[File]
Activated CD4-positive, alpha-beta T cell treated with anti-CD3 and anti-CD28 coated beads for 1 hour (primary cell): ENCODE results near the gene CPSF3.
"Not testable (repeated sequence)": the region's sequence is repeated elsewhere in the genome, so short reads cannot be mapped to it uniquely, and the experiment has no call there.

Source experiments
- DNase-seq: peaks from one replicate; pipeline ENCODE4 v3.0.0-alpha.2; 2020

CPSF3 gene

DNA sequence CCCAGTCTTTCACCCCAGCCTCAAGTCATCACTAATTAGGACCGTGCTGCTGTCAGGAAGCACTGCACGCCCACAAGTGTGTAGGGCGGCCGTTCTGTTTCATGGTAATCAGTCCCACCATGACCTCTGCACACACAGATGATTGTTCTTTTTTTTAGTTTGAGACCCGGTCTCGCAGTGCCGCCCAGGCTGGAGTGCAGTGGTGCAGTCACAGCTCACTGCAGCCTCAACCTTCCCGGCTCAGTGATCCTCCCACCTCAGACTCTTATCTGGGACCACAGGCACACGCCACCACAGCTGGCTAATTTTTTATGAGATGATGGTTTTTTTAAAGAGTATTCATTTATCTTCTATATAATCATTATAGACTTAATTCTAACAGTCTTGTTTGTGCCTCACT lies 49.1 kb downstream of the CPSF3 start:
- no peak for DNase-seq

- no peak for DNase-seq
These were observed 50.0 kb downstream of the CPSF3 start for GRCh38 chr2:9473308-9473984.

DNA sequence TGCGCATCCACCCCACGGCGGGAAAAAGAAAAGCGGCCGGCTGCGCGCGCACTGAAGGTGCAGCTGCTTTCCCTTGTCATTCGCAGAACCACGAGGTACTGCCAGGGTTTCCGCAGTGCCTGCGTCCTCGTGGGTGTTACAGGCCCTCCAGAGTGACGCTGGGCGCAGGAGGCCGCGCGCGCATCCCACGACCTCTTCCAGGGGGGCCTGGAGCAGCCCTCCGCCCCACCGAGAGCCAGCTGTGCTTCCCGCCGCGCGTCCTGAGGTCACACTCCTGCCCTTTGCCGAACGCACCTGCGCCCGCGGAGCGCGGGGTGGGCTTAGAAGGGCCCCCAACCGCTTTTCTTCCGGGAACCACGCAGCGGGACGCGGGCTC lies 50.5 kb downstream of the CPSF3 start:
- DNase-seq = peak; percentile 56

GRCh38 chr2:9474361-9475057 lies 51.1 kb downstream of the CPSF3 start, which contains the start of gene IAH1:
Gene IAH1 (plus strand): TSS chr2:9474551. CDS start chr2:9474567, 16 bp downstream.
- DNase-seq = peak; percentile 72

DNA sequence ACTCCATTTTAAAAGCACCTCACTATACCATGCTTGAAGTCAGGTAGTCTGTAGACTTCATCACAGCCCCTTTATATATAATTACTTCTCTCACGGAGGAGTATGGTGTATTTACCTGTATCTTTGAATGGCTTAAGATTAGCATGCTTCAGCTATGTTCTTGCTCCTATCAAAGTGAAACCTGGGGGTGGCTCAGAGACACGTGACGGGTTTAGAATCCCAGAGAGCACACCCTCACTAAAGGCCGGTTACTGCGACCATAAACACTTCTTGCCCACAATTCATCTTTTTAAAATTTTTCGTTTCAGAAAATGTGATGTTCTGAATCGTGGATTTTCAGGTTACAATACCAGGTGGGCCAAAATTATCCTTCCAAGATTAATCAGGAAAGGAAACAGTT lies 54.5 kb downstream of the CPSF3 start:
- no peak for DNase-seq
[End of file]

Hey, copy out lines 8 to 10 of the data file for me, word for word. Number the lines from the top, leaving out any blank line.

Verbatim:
- no peak for DNase-seq
These were observed 50.0 kb downstream of the CPSF3 start for GRCh38 chr2:9473308-9473984.

DNA sequence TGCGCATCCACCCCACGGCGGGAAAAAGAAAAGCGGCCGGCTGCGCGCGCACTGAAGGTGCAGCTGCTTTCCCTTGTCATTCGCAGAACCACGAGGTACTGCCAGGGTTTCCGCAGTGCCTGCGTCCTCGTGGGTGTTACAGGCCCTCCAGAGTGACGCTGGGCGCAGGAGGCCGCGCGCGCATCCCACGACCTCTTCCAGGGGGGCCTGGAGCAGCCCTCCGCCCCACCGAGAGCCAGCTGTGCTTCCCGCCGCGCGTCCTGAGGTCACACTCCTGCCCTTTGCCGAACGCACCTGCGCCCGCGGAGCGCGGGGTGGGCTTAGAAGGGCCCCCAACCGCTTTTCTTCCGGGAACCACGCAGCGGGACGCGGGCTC lies 50.5 kb downstream of the CPSF3 start: